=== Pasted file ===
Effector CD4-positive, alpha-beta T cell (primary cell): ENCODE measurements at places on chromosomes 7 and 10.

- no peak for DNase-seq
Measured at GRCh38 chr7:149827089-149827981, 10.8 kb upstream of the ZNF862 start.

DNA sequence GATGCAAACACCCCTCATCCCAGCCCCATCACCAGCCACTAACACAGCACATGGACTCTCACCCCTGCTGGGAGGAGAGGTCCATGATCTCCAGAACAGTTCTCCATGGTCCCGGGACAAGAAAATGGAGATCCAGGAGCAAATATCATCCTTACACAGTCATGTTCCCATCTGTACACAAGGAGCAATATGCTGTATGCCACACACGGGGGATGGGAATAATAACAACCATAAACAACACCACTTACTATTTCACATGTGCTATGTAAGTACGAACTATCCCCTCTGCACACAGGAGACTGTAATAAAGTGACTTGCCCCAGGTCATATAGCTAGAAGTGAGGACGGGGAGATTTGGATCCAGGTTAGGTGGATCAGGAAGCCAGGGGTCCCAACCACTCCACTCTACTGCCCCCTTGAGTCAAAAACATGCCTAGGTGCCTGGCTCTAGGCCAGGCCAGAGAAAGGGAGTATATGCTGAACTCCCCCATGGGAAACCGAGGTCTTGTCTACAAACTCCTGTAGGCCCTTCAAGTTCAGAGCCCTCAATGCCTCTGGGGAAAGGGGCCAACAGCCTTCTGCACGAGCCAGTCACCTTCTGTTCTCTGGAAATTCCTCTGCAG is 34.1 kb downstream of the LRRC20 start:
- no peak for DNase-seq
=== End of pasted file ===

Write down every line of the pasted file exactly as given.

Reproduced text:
Effector CD4-positive, alpha-beta T cell (primary cell): ENCODE measurements at places on chromosomes 7 and 10.

- no peak for DNase-seq
Measured at GRCh38 chr7:149827089-149827981, 10.8 kb upstream of the ZNF862 start.

DNA sequence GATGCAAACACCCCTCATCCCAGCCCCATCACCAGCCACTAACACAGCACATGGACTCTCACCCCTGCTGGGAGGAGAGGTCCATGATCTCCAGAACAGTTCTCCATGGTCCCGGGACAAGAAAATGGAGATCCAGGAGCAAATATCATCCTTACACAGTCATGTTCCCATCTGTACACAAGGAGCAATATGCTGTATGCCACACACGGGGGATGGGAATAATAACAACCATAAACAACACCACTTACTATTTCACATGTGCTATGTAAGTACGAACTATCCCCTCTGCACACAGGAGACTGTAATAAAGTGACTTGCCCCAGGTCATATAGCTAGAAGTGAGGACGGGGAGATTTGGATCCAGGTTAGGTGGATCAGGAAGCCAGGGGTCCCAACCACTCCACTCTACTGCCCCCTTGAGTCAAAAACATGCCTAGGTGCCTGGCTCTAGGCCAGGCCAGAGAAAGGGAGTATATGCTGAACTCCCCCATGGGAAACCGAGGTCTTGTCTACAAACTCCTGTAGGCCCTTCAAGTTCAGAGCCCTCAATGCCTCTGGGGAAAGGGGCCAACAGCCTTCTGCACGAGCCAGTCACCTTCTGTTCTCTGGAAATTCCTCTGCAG is 34.1 kb downstream of the LRRC20 start:
- no peak for DNase-seq